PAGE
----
The whole story of communications intelligence in the Pacific, by CINCPACs intel officer. This was very helpful when I was developing my analysis and thesis, as it showed many of the military secrets that had been declassified and was very useful for context. "Midway's Unsung Hero Honored Posthumously." New York Times 17 Nov. 1985: n. pag. Print. Forty-three years after Joseph Rochefort broke the Japanese code that helped the United States win the Battle of Midway, the former naval officer is to be awarded the Distinguished Service Medal. - excerpt from article. Rochefort was posthumously awarded this medal as a result of the efforts of Real Admirals Layton and Showers. This newspaper article features many quotations by Showers and Layton describing Rocheforts role in Station Hypo and why his efforts were so influential to Midway and the Second World War. Nimitz, Admiral Chester. "CinCPac File, U.S. Pacific Fleet." Operation Plan No. 29-42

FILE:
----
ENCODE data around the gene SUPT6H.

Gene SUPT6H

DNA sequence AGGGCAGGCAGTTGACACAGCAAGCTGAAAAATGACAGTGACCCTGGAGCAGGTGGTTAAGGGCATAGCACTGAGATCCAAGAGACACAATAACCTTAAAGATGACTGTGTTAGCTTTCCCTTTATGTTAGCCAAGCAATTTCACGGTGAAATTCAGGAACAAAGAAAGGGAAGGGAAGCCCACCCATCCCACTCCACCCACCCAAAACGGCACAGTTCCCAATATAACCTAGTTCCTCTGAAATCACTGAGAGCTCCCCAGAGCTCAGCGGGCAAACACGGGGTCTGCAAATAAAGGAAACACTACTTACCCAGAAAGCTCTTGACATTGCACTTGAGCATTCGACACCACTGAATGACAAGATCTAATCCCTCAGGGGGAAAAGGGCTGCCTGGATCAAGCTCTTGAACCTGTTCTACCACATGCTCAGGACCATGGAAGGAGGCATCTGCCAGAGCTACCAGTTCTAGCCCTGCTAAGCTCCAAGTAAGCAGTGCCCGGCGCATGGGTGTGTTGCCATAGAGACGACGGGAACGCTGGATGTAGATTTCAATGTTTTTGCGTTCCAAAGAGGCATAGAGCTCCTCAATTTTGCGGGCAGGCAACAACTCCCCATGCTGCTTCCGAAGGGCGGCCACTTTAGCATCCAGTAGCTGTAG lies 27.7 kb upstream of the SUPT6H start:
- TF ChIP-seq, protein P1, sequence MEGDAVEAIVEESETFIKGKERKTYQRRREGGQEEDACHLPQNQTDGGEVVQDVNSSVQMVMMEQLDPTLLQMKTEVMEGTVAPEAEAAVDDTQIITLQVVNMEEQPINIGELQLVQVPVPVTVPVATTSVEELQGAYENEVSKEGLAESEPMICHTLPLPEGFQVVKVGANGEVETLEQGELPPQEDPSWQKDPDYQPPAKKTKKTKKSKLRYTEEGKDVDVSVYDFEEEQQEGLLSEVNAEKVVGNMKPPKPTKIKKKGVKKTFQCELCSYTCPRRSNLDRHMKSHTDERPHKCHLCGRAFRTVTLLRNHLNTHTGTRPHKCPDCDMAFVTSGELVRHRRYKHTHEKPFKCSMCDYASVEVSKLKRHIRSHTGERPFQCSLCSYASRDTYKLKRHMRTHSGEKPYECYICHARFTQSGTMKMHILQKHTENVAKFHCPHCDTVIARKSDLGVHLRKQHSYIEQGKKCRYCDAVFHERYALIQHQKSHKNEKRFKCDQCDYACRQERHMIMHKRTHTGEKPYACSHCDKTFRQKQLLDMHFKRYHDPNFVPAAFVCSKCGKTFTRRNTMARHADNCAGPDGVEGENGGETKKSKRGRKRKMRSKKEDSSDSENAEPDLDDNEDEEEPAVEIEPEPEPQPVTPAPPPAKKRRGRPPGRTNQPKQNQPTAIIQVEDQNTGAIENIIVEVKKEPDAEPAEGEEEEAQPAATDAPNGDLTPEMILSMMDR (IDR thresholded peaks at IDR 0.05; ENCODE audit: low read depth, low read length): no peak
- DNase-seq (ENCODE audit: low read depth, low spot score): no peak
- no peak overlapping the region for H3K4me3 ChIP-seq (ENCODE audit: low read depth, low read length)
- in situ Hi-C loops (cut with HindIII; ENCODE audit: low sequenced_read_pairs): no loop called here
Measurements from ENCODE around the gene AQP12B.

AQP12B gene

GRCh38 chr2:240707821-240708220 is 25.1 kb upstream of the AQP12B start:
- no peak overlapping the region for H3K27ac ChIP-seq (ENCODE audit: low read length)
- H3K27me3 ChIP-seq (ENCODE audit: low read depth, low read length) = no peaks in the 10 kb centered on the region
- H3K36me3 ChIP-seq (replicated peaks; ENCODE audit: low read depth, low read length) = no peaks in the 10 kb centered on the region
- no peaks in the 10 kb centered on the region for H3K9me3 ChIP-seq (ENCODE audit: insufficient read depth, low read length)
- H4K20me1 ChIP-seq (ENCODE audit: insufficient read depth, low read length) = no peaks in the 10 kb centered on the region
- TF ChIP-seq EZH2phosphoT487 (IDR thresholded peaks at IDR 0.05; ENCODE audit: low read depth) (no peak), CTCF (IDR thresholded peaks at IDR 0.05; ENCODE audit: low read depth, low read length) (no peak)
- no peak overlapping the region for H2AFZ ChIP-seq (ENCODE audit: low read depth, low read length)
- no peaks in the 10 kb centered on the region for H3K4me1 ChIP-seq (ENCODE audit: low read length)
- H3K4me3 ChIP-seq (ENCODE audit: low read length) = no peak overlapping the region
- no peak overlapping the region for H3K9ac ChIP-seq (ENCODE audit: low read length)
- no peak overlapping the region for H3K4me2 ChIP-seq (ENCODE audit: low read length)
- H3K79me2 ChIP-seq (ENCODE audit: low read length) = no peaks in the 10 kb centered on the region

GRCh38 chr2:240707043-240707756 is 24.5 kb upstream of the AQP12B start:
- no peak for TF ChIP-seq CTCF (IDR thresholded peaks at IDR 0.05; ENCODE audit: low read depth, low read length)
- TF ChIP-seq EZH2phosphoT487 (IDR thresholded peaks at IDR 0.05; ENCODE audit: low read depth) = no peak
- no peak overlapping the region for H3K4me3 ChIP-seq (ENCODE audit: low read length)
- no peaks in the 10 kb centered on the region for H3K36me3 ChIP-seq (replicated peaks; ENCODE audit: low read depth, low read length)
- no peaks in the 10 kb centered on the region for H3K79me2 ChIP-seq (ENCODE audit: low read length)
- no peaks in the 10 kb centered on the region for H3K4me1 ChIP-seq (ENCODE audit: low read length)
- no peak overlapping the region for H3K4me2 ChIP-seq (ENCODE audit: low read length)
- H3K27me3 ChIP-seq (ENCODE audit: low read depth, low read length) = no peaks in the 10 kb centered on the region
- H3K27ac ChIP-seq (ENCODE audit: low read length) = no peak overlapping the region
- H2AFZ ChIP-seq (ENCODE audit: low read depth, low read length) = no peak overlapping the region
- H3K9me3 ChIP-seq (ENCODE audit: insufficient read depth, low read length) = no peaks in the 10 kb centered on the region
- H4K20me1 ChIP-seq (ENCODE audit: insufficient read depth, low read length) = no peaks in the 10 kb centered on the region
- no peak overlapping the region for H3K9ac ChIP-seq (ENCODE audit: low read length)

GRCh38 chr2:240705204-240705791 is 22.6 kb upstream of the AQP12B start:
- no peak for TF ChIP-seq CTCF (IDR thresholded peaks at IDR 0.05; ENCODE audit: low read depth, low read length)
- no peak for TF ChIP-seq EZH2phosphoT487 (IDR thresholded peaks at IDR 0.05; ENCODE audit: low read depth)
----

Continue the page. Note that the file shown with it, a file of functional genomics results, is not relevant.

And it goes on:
Declassified (1942): n. pag. Print.


This declassified operation plan made by Admiral Chester Nimitz for the Battle of Midway greatly enhanced my understanding of the battle itself. Nimitzs maps of the submarine actions and lists of the task forces and where they would be going to counter the Japanese fleet showed me how the battle was supposed to play out. Although Rochefort was not mentioned, it is obvious that without Rocheforts discoveries, these plans would not have been made, and the task forces would be in Pearl Harbor or somewhere off in the Pacific where they were thought to be needed. Pages 1-4

were placed in my Important Documents page, to show Nimitzs plans and help the reader understand the basics of this battle. Nimitz, Admiral Chester, Commander in Chief, United States Pacific Fleet. United States Pacific